The Killing of Cambodia by James A. Tyner

Between 1975 and 1978, the Khmer Rouge carried out genocide in Cambodia unparalleled in modern history. Approximately 2 million died - almost one quarter of the population. Taking an explicitly geographical approach, this book argues whether the Khmer Rouge's activities not only led to genocide, but also terracide - the erasure of space. In the Cambodia of 1975, the landscape would reveal vestiges of an indigenous pre-colonial Khmer society, a French colonialism and American intervention.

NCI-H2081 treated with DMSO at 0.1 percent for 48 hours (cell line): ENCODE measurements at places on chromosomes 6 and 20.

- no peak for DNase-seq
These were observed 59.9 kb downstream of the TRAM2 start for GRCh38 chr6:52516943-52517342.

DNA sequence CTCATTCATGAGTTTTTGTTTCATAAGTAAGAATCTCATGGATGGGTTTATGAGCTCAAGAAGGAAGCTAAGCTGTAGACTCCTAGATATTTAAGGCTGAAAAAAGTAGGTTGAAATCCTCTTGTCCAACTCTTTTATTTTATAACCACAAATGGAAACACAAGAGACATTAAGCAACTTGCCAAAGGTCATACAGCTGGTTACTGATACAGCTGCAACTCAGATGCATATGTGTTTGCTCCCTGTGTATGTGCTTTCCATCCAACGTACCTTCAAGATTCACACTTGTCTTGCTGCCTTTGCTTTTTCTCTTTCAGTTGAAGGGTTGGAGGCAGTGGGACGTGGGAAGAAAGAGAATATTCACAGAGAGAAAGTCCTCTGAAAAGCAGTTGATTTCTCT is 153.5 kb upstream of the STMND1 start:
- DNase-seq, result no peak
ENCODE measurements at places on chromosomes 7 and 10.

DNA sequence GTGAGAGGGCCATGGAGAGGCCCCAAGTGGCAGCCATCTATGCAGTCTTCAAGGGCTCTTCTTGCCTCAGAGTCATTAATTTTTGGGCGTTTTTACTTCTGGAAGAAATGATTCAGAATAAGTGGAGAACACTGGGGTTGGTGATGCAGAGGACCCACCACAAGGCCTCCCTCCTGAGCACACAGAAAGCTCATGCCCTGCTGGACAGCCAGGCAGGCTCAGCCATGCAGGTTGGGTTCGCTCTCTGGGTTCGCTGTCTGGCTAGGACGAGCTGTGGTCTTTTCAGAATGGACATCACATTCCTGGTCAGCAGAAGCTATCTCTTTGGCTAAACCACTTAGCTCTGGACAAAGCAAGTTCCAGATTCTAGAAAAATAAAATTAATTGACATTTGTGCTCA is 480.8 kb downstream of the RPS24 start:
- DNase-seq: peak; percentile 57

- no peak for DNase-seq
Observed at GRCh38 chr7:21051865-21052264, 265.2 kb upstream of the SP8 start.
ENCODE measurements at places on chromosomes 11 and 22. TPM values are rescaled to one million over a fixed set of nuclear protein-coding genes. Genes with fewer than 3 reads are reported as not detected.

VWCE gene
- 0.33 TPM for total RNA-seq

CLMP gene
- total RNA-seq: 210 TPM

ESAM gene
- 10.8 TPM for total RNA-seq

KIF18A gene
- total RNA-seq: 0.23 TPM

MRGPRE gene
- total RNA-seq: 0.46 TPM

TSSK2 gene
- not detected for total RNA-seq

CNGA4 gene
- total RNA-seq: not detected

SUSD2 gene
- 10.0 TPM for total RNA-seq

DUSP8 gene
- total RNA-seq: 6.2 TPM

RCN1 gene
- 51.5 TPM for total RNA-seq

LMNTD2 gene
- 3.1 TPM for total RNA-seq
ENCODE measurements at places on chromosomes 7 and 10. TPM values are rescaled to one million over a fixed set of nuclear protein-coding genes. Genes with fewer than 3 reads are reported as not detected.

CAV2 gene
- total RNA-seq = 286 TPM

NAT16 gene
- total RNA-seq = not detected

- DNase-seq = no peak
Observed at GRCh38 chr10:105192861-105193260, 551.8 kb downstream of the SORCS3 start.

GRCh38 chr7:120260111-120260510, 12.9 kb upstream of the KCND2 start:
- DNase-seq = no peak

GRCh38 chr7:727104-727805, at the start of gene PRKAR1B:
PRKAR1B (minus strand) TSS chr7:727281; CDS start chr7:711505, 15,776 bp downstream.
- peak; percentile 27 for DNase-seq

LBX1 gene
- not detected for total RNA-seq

Why Did They Kill? by Alexander Laban Hinton and Robert Jay Lifton

Of all the horrors human beings perpetrate, genocide stands near the top of the list. Its toll is staggering: well over 100 million dead worldwide. Why Did They Kill? is one of the first anthropological attempts to analyze the origins of genocide. In it, Alexander Hinton focuses on the devastation that took place in Cambodia from April 1975 to January 1979 under the Khmer Rouge in order to explore why mass murder happens and what motivates perpetrators to kill.

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